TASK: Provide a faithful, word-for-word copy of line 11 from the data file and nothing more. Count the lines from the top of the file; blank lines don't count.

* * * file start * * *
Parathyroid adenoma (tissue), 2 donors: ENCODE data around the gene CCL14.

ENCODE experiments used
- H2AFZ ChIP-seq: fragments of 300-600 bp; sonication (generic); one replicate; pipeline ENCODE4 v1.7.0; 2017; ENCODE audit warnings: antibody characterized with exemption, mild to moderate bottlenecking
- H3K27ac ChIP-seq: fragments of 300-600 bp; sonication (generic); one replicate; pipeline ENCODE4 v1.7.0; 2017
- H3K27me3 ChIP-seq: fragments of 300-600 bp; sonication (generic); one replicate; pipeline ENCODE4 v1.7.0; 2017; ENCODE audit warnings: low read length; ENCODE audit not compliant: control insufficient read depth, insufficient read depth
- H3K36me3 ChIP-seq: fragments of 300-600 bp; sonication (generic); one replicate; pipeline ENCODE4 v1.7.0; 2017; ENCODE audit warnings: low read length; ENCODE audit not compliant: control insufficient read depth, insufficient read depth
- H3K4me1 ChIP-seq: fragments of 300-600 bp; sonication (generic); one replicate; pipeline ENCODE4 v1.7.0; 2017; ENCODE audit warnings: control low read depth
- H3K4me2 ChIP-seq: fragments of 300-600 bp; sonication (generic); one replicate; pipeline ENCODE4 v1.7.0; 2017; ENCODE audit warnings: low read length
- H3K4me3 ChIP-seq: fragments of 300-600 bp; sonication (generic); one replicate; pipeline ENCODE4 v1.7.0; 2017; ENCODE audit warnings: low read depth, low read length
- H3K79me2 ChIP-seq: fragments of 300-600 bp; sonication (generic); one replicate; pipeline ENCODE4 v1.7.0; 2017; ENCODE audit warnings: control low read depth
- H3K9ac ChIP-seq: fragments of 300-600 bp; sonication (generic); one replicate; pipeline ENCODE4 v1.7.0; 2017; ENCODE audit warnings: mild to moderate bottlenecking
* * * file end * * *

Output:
- H3K9ac ChIP-seq: fragments of 300-600 bp; sonication (generic); one replicate; pipeline ENCODE4 v1.7.0; 2017; ENCODE audit warnings: mild to moderate bottlenecking